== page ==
We want justice not money, Samantha Pendo's mother demands

Former Karachuonyo MP Phoebe Asiyo (left) condoles Samantha Pendo's mother Lancer Achieng in her home in Kilo, Kisumu County, on August 16, 2017. Pendo's parents say they do not want compensation, but want justice. PHOTO | ONDARI OGEGA | NATION MEDIA GROUP

What you need to know:

  • Six-month-old Samantha Pendo was hit on the head and died from internal bleeding. Her parents claim a police officer hit her.
  • An Ipoa report says investigators could not identify the officer(s) responsible for Pendo's death.

Parents of baby Samantha Pendo have said they do not want to be compensated; all they want is justice for their child’s killing.

Six-month-old Pendo died on August 5 a few days after being injured on the head in their house. Her parents said a police officer hit her on the head with a baton.


But a report by the Independent Policing Oversight Authority (IPOA) said it could not identify the particular officer(s) who caused the death.

Pendo’s parents have termed the report unjustified, adding that the officers who killed their child were well known.

Baby Pendo died in Kisumu after chaos broke out following the declaration of Uhuru Kenyatta as President after the August 8 election.

A post-mortem carried out two days after baby Pendo’s death revealed that she had suffered a cracked scalp and had deep injuries, according to the Government Consultant Pathologist Dr Dickson Mchana.


The baby died due to internal bleeding, he said.

“Actually it was bad. The baby had gaping head fractures. That is what kept the baby alive.

“When the scalp opens, it relieves pressure, otherwise if it would have been enclosed the baby would have died immediately,” said Dr Mchana.

Pendo’s mother Lancer Achieng’ questioned why the investigations did not lead to the identification and arrest of the officers.

“When they came to investigate the matter after the death of my child, we gave all the leads that could have led to the arrest of the culprit. How come they are telling us that they are not able to lay their hands on a specific officer?” she wept.

“My baby died out of internal bleeding, are we the ones who did that? Why can’t they identify the officers who caused my child’s death?” screamed Ms Achieng’.


She said that the troops that were sent to Kisumu to calm down the protesters are well known and it should not take a long time to identify them.

“I know they are trying to hide them but I am very sure that justice will prevail for my child. We expected a report that could have led to their arrest and not the one that was released yesterday,” said Pendo’s father Joseph Abanja.

“What was the purpose of doing the investigations? Why are they adding us more pain?” he asked.


Director of Public Prosecutions Keriako Tobiko last Thursday ordered the National Police Service to take action against four Kisumu police commanders, following the death baby Pendo.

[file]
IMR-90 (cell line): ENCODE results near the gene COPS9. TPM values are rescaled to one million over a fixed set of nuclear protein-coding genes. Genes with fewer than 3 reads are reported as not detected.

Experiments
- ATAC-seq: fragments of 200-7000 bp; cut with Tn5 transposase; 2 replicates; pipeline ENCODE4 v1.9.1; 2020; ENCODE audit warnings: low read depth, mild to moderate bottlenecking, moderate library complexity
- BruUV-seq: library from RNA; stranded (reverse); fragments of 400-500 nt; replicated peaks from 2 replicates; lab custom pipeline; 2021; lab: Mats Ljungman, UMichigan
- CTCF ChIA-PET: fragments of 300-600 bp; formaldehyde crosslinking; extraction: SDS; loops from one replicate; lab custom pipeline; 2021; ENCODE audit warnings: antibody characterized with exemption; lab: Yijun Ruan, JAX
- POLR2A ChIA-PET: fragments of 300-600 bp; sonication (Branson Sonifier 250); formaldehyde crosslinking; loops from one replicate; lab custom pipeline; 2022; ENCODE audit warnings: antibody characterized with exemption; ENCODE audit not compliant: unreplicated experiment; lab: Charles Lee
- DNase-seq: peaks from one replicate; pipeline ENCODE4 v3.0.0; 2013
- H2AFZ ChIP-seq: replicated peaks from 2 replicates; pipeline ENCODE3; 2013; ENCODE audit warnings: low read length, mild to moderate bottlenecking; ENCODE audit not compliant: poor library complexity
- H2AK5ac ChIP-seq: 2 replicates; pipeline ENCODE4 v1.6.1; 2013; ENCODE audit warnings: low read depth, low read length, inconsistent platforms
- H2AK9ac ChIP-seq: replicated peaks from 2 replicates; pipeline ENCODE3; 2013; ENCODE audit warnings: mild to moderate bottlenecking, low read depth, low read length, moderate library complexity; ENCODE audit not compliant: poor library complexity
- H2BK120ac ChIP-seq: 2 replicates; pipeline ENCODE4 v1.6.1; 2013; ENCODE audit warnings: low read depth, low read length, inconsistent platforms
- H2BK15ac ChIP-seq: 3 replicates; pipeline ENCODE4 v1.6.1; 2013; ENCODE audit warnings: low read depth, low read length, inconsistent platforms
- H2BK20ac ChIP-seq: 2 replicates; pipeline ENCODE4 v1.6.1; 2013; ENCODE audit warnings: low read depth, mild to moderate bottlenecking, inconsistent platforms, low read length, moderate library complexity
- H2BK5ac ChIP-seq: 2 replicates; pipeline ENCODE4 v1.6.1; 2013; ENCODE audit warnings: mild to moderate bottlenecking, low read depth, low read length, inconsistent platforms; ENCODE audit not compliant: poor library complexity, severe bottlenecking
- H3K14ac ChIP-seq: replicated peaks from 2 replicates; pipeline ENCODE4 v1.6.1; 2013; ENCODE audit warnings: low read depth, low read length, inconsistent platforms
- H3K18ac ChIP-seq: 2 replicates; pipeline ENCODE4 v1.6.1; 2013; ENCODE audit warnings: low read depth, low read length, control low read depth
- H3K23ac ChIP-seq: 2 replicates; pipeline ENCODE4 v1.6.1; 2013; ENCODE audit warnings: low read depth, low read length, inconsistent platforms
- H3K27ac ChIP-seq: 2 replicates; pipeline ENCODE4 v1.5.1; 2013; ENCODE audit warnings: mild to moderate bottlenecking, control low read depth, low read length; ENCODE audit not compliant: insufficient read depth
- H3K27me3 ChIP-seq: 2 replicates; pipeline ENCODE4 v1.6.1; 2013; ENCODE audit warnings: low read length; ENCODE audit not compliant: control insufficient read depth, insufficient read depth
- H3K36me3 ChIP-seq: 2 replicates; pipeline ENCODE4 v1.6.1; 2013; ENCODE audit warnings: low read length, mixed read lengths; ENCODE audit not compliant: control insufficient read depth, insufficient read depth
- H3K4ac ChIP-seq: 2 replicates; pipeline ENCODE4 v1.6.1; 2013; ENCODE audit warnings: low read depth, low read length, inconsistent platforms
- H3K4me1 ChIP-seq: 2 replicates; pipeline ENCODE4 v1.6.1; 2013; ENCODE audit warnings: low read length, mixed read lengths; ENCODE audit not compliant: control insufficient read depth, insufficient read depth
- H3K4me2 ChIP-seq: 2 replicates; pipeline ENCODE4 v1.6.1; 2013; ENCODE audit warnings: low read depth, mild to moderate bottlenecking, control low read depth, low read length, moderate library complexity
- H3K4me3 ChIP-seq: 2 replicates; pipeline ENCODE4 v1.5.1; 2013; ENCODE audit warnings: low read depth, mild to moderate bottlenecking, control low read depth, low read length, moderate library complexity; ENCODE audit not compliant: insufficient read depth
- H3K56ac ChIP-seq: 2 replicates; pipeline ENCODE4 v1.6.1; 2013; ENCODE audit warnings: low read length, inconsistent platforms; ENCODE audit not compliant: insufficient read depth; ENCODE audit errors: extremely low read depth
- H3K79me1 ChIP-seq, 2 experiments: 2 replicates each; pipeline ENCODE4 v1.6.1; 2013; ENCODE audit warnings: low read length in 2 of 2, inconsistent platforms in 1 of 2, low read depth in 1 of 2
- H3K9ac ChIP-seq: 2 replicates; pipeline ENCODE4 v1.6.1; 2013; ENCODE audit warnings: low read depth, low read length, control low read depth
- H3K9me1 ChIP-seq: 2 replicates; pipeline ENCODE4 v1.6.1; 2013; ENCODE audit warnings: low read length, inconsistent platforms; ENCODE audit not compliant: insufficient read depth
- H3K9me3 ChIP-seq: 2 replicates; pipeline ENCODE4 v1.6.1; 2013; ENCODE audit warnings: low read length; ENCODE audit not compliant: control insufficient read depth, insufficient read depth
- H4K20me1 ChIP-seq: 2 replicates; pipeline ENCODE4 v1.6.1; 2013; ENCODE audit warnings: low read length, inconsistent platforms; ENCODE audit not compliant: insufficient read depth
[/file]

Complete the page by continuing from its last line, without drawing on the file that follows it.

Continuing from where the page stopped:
The DPP also directed that public inquests be instituted into the killing of baby Pendo and eight-year-old Stephanie Moraa, who was shot dead on August 12 in her family’s house in Mathare, Nairobi County. He also asked the National Police Service to compensate their families.

The orders came a day after the Ipoa investigations into the two killings found the police commanders were negligent in the police operations.

Ipoa concluded that it was not able to identify the particular officers who caused the death of baby Pendo.

“Given the high standard of proof required in criminal cases, it could not recommend any criminal charges concerning the said incident against any of the police officers involved in the operation in question,” said part of the report.


The Ipoa said the commanders – the then Kisumu County Commander Titus Yoma, Kisumu East OCPD Christopher Mutune Maweu, Kisumu Central AP Commander Benjamin Kosgei Koima and Kisumu Central OCS John Thiringi – were in charge of the operations in affected areas and were negligent in how they handled police operations that resulted in Pendo’s death.

The Ipoa report signed by Rose Kipyego instructed that the National Police Service Commission consider instituting disciplinary proceedings against the police commanders in question for being negligent in performing their duties and failing to coordinate the police operations that made it difficult to identify the officers who committed the criminal act.

The report also advised Pendo’s parents to pursue civil proceedings against National Police Service for compensation.


“This is going to cost me more pain because I don’t even know where to start. What I want is justice for my child. They took away my happiness after several agonies and now they are telling me that they cannot get those who killed my child. I am going to file a case and get justice for my child,” said Ms Achieng’.

“When I was shouting at the top of my voice for the officers to spare my daughter’s life, they did not care ... The report has served us injustice,” said Mr Abanja.

He said Ipoa did not inform them that it had released the report even though they cooperated during investigations.

“I am wondering how they are communicating. Why didn’t they find it wise to share with us the outcome? I am reading so many things here but God will see us through this,” he said.